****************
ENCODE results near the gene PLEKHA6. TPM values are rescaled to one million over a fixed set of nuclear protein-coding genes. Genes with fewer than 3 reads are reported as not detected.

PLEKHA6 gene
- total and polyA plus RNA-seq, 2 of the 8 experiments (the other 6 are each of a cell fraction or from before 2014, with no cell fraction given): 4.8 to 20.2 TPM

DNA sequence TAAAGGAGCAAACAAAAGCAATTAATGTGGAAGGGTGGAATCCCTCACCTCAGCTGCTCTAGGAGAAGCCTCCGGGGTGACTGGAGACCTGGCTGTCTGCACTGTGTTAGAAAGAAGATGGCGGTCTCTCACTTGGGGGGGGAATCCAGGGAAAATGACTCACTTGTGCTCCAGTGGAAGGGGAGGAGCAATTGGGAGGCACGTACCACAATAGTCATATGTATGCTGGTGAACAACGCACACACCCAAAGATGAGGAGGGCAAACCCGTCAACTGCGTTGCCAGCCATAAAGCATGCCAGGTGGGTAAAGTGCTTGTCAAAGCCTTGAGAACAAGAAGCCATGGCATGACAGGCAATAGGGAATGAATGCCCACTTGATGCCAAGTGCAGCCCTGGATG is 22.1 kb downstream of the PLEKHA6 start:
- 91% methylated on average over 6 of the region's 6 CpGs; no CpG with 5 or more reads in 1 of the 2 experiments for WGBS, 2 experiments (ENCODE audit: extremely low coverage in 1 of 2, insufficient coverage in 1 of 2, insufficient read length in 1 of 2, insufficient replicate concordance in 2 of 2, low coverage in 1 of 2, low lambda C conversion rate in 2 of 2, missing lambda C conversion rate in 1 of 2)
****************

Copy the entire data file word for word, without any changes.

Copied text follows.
ENCODE results near the gene PLEKHA6. TPM values are rescaled to one million over a fixed set of nuclear protein-coding genes. Genes with fewer than 3 reads are reported as not detected.

PLEKHA6 gene
- total and polyA plus RNA-seq, 2 of the 8 experiments (the other 6 are each of a cell fraction or from before 2014, with no cell fraction given): 4.8 to 20.2 TPM

DNA sequence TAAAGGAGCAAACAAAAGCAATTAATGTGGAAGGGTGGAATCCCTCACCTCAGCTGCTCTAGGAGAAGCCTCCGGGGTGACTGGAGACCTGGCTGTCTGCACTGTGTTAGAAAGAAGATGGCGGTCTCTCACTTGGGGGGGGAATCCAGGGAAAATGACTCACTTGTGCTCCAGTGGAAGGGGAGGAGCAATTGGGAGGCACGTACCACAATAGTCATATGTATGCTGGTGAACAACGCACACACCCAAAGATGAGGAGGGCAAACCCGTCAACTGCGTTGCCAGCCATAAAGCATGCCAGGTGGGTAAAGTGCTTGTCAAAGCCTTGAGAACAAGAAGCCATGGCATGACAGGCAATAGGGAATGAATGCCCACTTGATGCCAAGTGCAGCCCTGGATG is 22.1 kb downstream of the PLEKHA6 start:
- 91% methylated on average over 6 of the region's 6 CpGs; no CpG with 5 or more reads in 1 of the 2 experiments for WGBS, 2 experiments (ENCODE audit: extremely low coverage in 1 of 2, insufficient coverage in 1 of 2, insufficient read length in 1 of 2, insufficient replicate concordance in 2 of 2, low coverage in 1 of 2, low lambda C conversion rate in 2 of 2, missing lambda C conversion rate in 1 of 2)